A gruesome video posted to YouTube shows sneakers, clothing, and the bodies of young men strewn on the ground outside the stadium in north Cairo. “We had lots of kids with us, young guys, most of the people around me were between 12 and 24 years old,” Sayed said.

The disaster outside the Air Defense Stadium is only the most recent in a sequence of increasingly violent and reckless acts committed by the Egyptian police force against the Egyptian public. In the past year, Egyptian police officers have been accused of everything from petty corruption to murder and rape. The stated goals of the 2011 Arab Spring revolution included reforming the Ministry of Interior and reconstructing Egypt’s corrupt national police force. Since 2011, not a single police officer has been jailed; prosecutions of any sort are exceedingly rare.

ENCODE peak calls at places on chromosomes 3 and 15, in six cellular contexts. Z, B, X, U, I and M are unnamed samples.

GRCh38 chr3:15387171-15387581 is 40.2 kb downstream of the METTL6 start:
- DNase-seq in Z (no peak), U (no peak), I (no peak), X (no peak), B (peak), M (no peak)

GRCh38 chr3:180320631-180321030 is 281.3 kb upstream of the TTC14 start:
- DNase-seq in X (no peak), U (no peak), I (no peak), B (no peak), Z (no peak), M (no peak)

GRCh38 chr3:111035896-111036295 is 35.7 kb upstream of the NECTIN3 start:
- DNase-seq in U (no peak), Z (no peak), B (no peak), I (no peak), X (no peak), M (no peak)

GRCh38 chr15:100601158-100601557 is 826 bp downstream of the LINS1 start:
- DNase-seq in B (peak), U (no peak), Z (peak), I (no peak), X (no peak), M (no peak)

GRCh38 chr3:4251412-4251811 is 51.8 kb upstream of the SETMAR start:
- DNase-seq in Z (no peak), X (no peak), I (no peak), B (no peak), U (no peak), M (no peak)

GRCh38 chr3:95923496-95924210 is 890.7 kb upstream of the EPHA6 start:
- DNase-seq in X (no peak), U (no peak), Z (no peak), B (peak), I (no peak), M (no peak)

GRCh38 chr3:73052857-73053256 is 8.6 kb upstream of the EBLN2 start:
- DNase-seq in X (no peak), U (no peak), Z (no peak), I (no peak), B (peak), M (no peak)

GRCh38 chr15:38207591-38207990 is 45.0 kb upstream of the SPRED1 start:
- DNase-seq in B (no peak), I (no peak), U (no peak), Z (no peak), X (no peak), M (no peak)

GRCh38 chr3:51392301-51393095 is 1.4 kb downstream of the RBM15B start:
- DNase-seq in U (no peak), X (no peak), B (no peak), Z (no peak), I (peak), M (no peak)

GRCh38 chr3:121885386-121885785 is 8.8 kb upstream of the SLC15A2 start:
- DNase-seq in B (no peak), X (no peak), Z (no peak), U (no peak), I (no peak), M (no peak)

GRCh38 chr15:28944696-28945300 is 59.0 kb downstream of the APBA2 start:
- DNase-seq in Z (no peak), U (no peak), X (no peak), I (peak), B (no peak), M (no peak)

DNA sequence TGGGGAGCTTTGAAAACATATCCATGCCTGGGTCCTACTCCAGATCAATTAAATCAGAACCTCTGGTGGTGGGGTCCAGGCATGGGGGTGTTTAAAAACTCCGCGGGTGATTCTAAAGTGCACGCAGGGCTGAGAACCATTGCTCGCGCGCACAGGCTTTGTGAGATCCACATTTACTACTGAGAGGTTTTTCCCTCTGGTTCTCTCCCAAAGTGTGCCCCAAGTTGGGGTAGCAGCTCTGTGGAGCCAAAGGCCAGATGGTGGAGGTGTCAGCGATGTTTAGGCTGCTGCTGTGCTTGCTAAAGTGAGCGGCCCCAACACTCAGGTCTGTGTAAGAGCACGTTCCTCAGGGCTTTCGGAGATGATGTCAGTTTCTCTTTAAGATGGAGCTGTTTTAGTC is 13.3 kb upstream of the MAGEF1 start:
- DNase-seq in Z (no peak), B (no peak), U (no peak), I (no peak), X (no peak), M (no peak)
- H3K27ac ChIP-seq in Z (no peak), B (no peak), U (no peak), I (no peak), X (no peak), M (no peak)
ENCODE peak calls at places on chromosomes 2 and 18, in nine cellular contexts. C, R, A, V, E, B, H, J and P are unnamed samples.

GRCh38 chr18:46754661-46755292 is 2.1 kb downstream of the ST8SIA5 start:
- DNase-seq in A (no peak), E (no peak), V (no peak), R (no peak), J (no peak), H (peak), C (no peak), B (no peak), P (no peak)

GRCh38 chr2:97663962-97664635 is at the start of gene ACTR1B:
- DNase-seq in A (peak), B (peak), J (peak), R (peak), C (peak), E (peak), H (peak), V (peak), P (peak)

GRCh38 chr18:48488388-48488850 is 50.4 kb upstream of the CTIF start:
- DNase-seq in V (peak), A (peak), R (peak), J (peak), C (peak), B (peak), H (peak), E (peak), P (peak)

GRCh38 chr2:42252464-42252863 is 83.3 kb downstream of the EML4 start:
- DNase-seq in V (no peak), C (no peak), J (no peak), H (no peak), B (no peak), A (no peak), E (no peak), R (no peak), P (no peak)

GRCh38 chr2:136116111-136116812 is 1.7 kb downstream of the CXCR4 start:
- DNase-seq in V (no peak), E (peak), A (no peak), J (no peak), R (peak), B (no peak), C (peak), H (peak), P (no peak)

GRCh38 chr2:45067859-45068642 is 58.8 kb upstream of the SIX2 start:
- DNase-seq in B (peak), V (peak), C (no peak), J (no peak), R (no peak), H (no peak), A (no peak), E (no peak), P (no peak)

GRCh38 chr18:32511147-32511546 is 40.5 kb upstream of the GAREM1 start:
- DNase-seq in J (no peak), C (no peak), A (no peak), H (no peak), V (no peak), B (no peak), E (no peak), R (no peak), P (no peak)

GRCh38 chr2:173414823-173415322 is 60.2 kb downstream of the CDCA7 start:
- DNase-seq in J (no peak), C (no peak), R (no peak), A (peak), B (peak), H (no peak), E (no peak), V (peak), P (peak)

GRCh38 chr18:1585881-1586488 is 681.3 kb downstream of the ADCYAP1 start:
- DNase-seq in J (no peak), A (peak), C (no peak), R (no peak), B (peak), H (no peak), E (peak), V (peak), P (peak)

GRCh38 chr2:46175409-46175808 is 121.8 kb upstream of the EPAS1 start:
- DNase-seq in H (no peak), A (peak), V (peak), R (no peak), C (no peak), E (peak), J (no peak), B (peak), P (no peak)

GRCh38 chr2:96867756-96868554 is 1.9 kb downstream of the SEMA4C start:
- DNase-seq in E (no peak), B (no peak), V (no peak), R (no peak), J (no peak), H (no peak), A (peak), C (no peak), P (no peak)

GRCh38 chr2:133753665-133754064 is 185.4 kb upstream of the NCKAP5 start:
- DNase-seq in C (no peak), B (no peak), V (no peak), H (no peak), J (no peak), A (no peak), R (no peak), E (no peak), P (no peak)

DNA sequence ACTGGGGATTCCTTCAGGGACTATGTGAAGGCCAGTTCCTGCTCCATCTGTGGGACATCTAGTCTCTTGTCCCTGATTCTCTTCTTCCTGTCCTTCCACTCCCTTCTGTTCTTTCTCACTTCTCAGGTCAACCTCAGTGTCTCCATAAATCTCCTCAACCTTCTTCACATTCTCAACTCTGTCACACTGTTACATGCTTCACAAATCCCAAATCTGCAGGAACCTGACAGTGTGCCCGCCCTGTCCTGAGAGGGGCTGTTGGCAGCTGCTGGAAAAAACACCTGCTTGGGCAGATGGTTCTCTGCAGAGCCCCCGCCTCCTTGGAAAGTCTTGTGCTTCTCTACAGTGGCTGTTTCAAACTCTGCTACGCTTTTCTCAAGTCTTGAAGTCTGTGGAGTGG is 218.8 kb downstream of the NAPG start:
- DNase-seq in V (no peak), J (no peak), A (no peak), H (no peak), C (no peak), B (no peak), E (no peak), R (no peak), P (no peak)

“The police are so reckless that they don’t mind shooting tear gas into a crowd of 10,000 and whatever happens they don’t care, so that’s what they did,” says Mohamed Lofty, executive director of the Egyptian Council for Rights and Freedoms. “They don’t see those people as something of any value and it’s exactly fine to kill them and not get prosecuted or tried.”

It feels like little has changed since Feb. 1, 2012, when a heated match between Port Said’s Al Masry team and Cairo’s Al Ahly turned into a deadly brawl as Al Masry’s fans charged the field and attacked the other side of the stadium. Rather than intervening, police officers stood by as the fans fought on the field and in the stands. The Interior Ministry, which controls the police, drew criticism at the time from the Egyptian public and was even accused of orchestrating the riot as revenge for the crucial role that soccer hooligans, known as Ultras, played in the street fighting of the 2011 uprising.